Review: HP Mini 2140 Netbook - Page 2

By Eric Grevstad
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Netbooks are all about convenience, not big performance, but the Mini 2140 proved perky and responsive in all the usage scenarios we threw at it.

HP was wise not to meddle with the first-rate keyboard that debuted on the 2133: The flat, floor-tile-style keys span 7.5 inches from A to apostrophe, just half an inch less than on a desktop keyboard, and have a soft but fairly snappy typing feel. HP says that a clear coating over the board, dubbed DuraKeys, protects the finish and printed characters from wearing off with time.

As with many larger laptops, the cursor arrows team with a Fn key to replace dedicated Home, End, PgUp, and PgDn keys, but there are no other cramping compromises. And the Ctrl and Delete keys are properly located in the lower left and upper right corners, respectively.

The 2140's touchpad works smoothly but is slightly less appealing -- it's rectangular rather than square (like a widescreen HDTV compared to an old 4:3 aspect ratio set), which leaves it a little short on vertical maneuvering room, with rubbery mouse buttons placed on either side rather than beneath. You'll grow accustomed to it with a little practice, however.

Short on Resolution

More seriously, the touchpad's not the only thing that seems stretched and shortened. While the first HP netbook's screen squeezed 1,280 by 768 pixels into 8.9 diagonal inches, making the cursor and small menu or dialog-box text uncomfortably small for our aging-boomer eyes, the Mini 2140 boasts a bigger 10.1-inch display but lesser 1,024 by 576 resolution, lopping 4 percent off the Y axis compared to the 1,024 by 600 that's become an unofficial netbook standard among other vendors.

The reason is that HP decided to jump on the 16:9 bandwagon, advertising the same aspect ratio as HDTV and most of the newest full-sized, entertainment-oriented laptops. The oddity is that, (a.) we don't anticipate users watching a lot of HD video on a netbook -- yes, you could plug in a USB tuner, but the Atom CPU and GMA 950 graphics will never add up to satisfying hi-def performance. And (b.), the screen is too small to show HD anyway, since the smaller of the two HD formats is 1,280 by 720 pixels.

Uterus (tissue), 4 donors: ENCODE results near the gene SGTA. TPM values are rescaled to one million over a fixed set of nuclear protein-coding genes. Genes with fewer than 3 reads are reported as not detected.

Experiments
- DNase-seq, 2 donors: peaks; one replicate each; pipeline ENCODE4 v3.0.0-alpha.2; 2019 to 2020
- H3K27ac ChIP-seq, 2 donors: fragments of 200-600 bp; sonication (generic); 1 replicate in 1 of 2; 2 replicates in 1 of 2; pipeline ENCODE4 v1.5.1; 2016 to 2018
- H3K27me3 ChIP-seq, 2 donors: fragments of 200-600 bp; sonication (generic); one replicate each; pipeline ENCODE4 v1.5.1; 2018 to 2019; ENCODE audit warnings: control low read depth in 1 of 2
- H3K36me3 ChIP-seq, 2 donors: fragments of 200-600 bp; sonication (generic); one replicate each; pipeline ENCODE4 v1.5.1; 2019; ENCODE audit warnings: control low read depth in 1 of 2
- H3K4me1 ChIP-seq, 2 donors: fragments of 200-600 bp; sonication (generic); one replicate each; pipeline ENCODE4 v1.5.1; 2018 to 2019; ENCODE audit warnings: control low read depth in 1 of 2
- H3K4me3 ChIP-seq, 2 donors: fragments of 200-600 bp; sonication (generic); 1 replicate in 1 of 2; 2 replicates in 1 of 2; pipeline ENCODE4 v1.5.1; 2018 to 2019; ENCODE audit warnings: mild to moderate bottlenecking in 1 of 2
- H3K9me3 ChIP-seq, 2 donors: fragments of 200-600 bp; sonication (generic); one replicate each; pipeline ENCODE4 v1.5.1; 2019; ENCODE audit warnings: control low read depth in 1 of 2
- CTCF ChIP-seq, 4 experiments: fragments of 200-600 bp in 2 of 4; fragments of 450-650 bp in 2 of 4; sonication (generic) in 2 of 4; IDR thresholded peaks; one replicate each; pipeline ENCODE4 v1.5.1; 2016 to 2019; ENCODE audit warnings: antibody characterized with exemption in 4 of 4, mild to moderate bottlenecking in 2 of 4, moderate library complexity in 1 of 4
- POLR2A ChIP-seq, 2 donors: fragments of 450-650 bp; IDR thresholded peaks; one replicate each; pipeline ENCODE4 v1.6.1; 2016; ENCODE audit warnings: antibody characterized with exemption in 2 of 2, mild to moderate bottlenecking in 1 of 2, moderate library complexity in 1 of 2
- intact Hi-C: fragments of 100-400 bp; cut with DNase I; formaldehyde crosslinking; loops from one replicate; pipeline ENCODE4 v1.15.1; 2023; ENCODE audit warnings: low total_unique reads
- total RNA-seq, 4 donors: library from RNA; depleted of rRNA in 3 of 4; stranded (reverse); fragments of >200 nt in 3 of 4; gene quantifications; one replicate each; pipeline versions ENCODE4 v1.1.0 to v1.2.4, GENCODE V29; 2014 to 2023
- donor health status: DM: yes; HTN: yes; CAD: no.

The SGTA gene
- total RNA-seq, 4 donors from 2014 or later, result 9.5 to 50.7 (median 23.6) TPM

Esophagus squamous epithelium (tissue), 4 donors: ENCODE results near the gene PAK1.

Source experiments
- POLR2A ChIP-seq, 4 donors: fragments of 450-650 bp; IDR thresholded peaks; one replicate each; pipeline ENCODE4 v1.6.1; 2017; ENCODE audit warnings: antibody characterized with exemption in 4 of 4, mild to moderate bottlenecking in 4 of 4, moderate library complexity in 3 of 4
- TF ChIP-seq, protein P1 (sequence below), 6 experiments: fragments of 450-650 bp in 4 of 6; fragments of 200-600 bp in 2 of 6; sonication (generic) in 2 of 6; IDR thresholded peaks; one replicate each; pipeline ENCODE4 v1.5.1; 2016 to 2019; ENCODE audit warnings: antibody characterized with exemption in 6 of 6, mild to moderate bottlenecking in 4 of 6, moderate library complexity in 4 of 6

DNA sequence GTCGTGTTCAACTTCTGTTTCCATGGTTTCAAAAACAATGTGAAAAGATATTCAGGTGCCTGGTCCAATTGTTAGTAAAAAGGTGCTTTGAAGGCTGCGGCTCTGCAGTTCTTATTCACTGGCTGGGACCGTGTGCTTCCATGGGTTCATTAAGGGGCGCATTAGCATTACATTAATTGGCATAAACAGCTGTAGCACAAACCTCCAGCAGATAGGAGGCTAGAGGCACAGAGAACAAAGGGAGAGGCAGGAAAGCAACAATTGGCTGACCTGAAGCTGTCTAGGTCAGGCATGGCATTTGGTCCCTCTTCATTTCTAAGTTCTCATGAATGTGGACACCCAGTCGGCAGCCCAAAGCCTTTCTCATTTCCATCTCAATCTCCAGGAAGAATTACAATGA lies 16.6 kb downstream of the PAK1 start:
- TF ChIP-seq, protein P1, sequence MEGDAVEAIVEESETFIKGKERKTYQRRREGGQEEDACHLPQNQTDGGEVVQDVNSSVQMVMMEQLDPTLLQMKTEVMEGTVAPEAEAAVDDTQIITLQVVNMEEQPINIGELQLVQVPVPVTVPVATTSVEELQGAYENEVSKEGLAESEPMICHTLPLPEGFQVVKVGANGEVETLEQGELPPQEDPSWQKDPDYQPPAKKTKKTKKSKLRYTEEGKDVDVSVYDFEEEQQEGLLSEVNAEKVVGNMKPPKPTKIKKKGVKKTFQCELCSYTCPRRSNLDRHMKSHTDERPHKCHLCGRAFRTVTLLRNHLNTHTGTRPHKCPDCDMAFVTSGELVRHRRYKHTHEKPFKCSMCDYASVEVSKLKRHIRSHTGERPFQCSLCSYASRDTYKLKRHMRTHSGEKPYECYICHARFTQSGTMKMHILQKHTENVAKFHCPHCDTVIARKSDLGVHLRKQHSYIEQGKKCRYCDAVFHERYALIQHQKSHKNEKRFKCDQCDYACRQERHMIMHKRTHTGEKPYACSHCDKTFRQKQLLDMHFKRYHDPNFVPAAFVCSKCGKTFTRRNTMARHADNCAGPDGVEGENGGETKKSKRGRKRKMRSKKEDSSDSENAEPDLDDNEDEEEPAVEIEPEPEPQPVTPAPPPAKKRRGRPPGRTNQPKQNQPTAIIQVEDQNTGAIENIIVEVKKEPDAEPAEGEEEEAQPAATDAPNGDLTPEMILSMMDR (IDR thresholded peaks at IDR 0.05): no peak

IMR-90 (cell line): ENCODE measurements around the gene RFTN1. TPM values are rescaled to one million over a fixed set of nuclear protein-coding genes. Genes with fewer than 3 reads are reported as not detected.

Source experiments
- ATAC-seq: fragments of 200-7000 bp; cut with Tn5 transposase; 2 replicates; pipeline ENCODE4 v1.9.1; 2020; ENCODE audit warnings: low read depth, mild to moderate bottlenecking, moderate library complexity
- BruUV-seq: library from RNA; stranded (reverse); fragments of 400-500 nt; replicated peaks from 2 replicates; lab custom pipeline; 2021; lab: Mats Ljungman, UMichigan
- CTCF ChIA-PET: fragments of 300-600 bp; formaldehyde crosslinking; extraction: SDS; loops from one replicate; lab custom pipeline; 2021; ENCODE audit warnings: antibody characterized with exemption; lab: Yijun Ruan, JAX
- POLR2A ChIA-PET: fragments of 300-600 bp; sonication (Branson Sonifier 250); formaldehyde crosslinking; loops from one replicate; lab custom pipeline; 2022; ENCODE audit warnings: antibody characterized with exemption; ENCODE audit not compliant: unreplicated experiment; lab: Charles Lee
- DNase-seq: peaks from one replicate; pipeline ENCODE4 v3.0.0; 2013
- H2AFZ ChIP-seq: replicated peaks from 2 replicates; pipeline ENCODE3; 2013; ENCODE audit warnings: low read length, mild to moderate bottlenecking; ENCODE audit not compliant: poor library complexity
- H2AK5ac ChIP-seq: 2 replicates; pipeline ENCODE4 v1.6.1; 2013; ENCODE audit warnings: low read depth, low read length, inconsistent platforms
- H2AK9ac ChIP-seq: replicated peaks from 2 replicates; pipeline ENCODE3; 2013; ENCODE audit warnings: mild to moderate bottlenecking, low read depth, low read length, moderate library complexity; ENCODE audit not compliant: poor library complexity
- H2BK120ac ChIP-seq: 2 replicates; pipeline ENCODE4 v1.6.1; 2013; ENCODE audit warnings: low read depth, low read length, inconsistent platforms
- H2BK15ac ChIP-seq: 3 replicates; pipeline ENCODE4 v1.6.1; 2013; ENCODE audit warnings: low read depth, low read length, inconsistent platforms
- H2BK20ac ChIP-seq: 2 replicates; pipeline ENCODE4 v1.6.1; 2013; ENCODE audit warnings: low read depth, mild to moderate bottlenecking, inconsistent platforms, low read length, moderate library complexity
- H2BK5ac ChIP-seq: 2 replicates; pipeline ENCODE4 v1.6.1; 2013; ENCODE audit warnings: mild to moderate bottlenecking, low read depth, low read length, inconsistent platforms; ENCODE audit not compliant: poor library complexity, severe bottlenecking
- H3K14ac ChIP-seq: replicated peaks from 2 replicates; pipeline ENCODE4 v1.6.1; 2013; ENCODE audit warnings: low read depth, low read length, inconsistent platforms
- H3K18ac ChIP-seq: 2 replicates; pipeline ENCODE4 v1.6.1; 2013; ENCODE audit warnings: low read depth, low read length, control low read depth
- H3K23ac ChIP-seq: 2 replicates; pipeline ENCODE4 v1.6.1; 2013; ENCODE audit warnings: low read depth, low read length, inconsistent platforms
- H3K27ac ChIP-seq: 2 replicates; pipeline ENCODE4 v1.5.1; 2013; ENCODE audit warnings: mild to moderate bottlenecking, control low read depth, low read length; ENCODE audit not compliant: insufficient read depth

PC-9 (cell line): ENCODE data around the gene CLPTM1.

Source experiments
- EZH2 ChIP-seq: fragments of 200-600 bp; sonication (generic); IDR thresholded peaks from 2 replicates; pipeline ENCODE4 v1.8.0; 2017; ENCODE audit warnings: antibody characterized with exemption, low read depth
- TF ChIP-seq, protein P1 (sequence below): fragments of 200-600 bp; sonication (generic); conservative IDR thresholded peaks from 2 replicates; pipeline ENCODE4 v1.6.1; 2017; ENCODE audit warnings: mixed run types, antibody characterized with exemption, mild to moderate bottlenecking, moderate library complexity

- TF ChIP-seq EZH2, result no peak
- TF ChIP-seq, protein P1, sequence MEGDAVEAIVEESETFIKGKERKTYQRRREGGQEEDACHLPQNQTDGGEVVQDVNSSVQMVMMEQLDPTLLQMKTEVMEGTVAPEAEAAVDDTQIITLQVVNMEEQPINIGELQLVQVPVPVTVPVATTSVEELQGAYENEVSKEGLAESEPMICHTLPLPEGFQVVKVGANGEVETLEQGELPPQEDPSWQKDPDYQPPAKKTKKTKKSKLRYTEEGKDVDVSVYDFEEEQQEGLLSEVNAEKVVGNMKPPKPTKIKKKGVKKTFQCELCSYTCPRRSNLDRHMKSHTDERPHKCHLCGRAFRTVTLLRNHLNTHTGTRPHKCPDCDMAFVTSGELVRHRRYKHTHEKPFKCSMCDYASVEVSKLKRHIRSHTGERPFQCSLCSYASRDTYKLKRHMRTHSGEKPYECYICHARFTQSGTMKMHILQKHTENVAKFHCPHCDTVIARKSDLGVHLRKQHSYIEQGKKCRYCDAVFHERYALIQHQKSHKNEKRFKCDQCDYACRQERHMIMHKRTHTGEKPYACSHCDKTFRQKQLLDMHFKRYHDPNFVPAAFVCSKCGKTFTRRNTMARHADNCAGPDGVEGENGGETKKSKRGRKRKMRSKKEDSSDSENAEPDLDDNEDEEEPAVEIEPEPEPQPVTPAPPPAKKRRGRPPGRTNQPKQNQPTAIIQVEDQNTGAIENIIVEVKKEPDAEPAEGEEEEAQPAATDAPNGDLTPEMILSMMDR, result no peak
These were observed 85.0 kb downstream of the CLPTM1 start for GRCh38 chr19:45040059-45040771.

Meanwhile, you'll have to do a bit more scrolling in everyday applications, or get used to seeing one fewer spreadsheet row. A couple of complaints on HP's shopping site even claim that a few programs don't work on the 2140, software refusing to believe that a modern PC wouldn't have at least the 600-pixel vertical resolution of circa-1990 SVGA. We had to plug in a monitor to run our benchmark tests.

Fortunately, a "Coming Soon" tag on the same HP site promises a 1,366 by 768 HD panel option for the near future, though we'll have to wait and see how much it adds to the Mini 2140's price. For now, we admit the 1,024 by 576 screen is crisp and bright (if only at the top couple of its LED backlight settings), with handsome colors and sharp text. We also really like the scratch-resistant acrylic cover that makes the entire display area a seamlessly smooth, glossy surface -- we hate blowing or brushing away dust particles or hairs only to see them snag between a screen and a bezel.

A Step Above

It's nice design touches like the screen cover and keyboard, as well as hardware advantages like the ExpressCard slot and Bluetooth, that you must keep in mind when considering the HP's $449 price: It's about a hundred bucks more than you'll pay for an otherwise comparably spec'd (1.6GHz Atom, 1GB RAM, 160GB hard drive, 10.1-inch screen) rival from Acer, MSI, or another manufacturer at your local superstore.

The Mini 2140 is one of the nicest netbooks we've seen. As is, we'd gladly pay a $50 premium for its excellent keyboard alone; whether we'd pay a $100 premium is a little less certain. It might depend on whether HP threw in the six-cell battery or the higher-resolution screen. Or, since we're greedy, both.

Adapted from Hardwarecentral.com.

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This article was originally published on March 25, 2009
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